Their Bosses Asked Them to Lead Diversity Reviews. Guess Why.


“When I tried to speak about my own experiences around racism within organizations, I was shunned and turned into an outcast,” Ms. Crowder said. “I was bullied out of the workplace and didn’t receive fair treatment, nor support or acknowledgment for my ideas and hard work.”

She said she decided to specialize in D.E.I. consulting. “I feel strongly that current employees should avoid and not be asked to become the ‘expert’ on diversity, equity and inclusion within their organizations,” Ms. Crowder said. “They are often not protected and don’t have the power to make changes.”

Untrained employees may also be unprepared to shoulder the emotional weight of the work. “I’m literally a therapist. They dump everything on,” said Jennifer Payne, a communications strategist whose company, Social Sovereign, is consulting on D.E.I. for companies in Michigan and Los Angeles. “I don’t have all the answers, and sometimes it is very emotionally draining. We’re in the midst of a pandemic, an economic crisis, a racial injustice movement. And at same time, everybody wants to ask questions about what is it like to be Black.”

Stacy Parson, a partner at Dignitas, which is based in Boise, Idaho, said Black employees need a chance to heal before they’re asked to help bring about change. “Answering those questions comes at a cost,” she said. “We’re talking about trauma. If we can recognize that witnessing a man getting killed on TV for no good reason is traumatic for Black people, then it’s traumatic for them to revisit it.”

So many companies have issued statements in support of Black Lives Matter that it’s easy for managers to believe that everyone on staff will be receptive to diversity efforts. That’s not the case. This summer, Ms. Payne said, employees of all races have asked her: “Are we supposed to be having these conversations in the workplace? I thought these topics were off limits, like religion and politics.”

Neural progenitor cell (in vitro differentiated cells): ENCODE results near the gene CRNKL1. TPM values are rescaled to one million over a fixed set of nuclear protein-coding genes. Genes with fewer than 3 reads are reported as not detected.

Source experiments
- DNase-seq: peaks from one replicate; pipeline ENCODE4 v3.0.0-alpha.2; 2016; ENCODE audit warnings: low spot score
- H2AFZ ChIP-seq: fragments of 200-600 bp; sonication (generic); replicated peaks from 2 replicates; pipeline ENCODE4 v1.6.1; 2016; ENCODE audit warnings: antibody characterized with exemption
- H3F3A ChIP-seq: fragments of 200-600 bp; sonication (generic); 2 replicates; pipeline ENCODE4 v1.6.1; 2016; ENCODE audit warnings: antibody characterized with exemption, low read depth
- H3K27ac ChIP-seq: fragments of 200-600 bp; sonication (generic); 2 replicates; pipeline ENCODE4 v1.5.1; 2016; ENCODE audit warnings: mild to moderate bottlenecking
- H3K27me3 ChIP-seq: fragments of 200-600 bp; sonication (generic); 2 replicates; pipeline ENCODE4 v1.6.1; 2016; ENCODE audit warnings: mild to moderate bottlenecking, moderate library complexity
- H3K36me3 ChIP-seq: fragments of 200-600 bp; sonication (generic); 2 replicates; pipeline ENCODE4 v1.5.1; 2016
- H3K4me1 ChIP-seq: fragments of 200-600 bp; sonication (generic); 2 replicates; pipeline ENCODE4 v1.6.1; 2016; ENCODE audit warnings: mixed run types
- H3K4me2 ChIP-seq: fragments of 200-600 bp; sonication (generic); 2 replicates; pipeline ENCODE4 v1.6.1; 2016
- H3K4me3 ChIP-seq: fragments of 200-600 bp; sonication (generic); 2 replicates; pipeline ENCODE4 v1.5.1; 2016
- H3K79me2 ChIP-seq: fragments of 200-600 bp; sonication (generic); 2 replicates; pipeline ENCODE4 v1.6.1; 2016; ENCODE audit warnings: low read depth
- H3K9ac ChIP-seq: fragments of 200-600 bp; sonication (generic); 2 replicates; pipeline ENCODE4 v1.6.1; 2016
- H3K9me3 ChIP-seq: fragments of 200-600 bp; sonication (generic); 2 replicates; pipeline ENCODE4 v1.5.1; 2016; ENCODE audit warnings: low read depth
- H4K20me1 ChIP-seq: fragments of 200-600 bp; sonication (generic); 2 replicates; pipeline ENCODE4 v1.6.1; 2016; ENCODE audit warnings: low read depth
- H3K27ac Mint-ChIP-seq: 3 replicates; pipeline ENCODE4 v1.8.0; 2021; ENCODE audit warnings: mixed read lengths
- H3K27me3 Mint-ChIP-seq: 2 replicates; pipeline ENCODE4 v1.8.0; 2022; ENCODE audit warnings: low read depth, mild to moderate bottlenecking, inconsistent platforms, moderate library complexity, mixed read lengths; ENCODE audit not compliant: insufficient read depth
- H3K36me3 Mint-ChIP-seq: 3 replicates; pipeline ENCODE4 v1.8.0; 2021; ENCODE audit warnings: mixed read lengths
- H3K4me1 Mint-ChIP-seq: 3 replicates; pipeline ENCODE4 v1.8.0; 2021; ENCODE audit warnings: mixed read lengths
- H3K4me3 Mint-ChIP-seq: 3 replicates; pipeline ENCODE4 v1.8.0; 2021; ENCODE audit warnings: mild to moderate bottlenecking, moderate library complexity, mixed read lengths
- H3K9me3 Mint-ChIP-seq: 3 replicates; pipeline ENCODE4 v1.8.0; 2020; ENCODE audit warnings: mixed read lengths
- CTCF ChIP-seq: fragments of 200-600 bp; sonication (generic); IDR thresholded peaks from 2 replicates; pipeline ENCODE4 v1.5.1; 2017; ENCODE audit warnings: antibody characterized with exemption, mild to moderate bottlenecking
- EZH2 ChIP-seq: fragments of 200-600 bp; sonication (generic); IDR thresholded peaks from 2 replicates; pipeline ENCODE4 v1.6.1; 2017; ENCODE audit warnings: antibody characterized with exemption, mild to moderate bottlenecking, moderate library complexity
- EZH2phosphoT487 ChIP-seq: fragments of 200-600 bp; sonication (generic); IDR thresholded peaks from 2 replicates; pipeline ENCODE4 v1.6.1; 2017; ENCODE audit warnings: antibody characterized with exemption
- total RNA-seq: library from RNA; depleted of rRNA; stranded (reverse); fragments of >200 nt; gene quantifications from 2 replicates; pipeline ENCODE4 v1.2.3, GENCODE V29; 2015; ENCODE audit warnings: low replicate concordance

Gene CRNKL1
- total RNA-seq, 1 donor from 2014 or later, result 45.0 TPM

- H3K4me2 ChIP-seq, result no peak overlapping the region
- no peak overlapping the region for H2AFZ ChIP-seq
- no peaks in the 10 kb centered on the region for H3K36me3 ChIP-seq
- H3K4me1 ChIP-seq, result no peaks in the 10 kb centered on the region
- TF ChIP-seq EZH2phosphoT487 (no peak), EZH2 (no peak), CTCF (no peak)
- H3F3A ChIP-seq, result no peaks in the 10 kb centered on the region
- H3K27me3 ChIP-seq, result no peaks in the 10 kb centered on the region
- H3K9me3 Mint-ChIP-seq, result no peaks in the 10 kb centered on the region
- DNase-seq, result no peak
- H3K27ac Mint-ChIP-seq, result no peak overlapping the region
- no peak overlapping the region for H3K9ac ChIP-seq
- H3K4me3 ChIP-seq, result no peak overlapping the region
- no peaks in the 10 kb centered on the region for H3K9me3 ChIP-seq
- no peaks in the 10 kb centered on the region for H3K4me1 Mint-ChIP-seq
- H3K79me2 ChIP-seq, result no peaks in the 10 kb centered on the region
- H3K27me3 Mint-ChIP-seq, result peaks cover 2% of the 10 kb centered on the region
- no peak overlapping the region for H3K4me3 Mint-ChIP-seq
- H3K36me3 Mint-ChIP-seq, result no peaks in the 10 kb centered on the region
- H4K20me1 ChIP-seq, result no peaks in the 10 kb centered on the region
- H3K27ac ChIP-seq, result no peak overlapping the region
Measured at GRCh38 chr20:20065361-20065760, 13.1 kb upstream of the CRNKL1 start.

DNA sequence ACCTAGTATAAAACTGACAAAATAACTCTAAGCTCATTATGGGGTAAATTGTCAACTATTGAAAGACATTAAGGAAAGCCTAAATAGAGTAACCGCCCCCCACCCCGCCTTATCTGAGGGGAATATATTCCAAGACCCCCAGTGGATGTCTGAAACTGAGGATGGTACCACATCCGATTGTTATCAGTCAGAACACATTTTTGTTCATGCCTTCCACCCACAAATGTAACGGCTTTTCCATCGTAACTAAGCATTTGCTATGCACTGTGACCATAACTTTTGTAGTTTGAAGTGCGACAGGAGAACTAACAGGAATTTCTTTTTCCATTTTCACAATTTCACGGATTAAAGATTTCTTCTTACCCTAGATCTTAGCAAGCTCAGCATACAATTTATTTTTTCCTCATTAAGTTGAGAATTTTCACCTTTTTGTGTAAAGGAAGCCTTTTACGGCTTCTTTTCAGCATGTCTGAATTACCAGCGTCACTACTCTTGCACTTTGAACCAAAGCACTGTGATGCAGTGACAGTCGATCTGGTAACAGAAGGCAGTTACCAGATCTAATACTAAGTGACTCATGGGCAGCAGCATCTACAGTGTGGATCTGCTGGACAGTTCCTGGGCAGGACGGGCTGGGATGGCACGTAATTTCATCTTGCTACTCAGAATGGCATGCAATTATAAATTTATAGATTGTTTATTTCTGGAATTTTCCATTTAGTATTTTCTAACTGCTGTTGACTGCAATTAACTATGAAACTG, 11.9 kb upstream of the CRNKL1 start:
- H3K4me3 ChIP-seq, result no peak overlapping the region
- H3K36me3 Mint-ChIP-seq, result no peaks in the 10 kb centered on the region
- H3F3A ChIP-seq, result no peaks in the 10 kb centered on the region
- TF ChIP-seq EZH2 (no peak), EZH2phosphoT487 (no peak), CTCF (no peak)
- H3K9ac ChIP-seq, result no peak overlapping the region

That makes it easy for Black employees leading the diversity and inclusion efforts to end up on the receiving end of their colleagues’ confusion and frustration. Even their anger. “When you start digging into political differences, like Black Lives Matter versus All Lives Matter, this can be an ugly discussion,” said Lindsey D.G. Dates, a partner in the Chicago office of Barnes & Thornburg, who has been asked to lead on diversity and inclusion efforts at the law firm. “So the risk that you run by having these discussions so publicly, is that you can be ostracized by colleagues, intentionally or unintentionally.”

Mr. Dates said he had taken on the work despite those risks. “I do not come to these conversations enthusiastically,” he said. “With that said, I do believe I have an obligation to advocate for people like me.”



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